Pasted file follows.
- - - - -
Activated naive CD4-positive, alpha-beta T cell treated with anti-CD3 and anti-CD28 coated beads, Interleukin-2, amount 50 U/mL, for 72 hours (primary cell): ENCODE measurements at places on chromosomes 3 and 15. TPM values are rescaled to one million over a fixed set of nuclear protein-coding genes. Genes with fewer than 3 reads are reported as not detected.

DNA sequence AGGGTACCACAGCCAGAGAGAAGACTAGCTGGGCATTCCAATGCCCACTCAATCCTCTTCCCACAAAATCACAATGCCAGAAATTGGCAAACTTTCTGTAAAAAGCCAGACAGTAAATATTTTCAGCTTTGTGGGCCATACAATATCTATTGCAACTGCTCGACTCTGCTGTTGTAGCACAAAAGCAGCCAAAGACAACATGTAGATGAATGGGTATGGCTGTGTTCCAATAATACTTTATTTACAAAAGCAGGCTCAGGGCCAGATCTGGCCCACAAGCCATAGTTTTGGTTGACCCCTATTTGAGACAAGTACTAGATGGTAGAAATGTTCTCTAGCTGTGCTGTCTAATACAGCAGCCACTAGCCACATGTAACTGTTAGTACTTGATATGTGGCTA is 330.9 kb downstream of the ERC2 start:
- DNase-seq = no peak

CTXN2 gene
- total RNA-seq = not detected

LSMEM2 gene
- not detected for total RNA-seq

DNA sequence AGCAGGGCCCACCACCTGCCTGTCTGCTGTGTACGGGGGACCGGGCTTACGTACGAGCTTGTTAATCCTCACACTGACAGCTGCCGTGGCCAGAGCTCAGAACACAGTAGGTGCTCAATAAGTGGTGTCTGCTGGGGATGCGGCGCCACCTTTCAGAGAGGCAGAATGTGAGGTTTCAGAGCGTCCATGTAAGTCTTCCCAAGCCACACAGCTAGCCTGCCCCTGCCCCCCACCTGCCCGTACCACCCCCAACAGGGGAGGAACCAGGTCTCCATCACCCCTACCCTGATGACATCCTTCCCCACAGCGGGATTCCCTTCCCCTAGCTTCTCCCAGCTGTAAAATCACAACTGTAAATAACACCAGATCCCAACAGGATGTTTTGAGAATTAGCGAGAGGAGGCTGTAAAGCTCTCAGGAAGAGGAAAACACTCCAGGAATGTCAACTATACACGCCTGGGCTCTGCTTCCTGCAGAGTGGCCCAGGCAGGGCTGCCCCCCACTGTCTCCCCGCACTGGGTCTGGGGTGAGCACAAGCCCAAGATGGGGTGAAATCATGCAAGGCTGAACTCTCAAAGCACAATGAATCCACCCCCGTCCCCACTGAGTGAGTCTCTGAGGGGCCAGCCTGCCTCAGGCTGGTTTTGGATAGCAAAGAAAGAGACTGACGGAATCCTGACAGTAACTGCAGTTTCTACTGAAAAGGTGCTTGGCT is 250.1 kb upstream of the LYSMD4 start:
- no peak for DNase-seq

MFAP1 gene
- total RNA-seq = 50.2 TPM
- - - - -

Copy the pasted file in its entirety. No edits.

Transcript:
Activated naive CD4-positive, alpha-beta T cell treated with anti-CD3 and anti-CD28 coated beads, Interleukin-2, amount 50 U/mL, for 72 hours (primary cell): ENCODE measurements at places on chromosomes 3 and 15. TPM values are rescaled to one million over a fixed set of nuclear protein-coding genes. Genes with fewer than 3 reads are reported as not detected.

DNA sequence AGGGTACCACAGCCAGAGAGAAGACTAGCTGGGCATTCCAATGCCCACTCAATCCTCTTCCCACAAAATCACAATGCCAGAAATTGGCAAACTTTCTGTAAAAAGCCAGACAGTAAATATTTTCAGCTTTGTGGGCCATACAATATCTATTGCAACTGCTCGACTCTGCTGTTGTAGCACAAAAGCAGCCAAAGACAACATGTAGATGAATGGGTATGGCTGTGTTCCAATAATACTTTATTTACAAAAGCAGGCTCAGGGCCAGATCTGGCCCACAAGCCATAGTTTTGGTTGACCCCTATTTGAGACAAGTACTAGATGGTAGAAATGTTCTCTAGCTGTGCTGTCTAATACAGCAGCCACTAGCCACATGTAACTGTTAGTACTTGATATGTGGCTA is 330.9 kb downstream of the ERC2 start:
- DNase-seq = no peak

CTXN2 gene
- total RNA-seq = not detected

LSMEM2 gene
- not detected for total RNA-seq

DNA sequence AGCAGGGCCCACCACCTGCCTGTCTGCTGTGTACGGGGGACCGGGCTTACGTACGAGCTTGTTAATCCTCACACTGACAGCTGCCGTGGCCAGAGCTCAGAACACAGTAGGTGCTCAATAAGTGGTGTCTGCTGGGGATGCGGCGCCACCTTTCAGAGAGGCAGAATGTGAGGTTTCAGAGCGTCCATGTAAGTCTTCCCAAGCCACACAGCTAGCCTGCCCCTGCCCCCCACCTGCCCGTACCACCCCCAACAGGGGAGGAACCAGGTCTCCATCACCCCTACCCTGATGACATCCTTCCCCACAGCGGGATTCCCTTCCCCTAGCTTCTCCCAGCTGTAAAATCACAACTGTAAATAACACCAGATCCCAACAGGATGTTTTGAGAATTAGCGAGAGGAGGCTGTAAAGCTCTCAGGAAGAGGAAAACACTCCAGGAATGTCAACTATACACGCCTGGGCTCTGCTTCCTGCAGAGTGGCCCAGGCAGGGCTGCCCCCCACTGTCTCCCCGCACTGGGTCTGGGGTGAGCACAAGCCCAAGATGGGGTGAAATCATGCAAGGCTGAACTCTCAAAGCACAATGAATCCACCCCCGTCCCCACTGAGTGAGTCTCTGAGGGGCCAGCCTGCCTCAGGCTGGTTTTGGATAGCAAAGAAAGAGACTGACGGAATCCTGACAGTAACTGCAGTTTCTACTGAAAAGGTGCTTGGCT is 250.1 kb upstream of the LYSMD4 start:
- no peak for DNase-seq

MFAP1 gene
- total RNA-seq = 50.2 TPM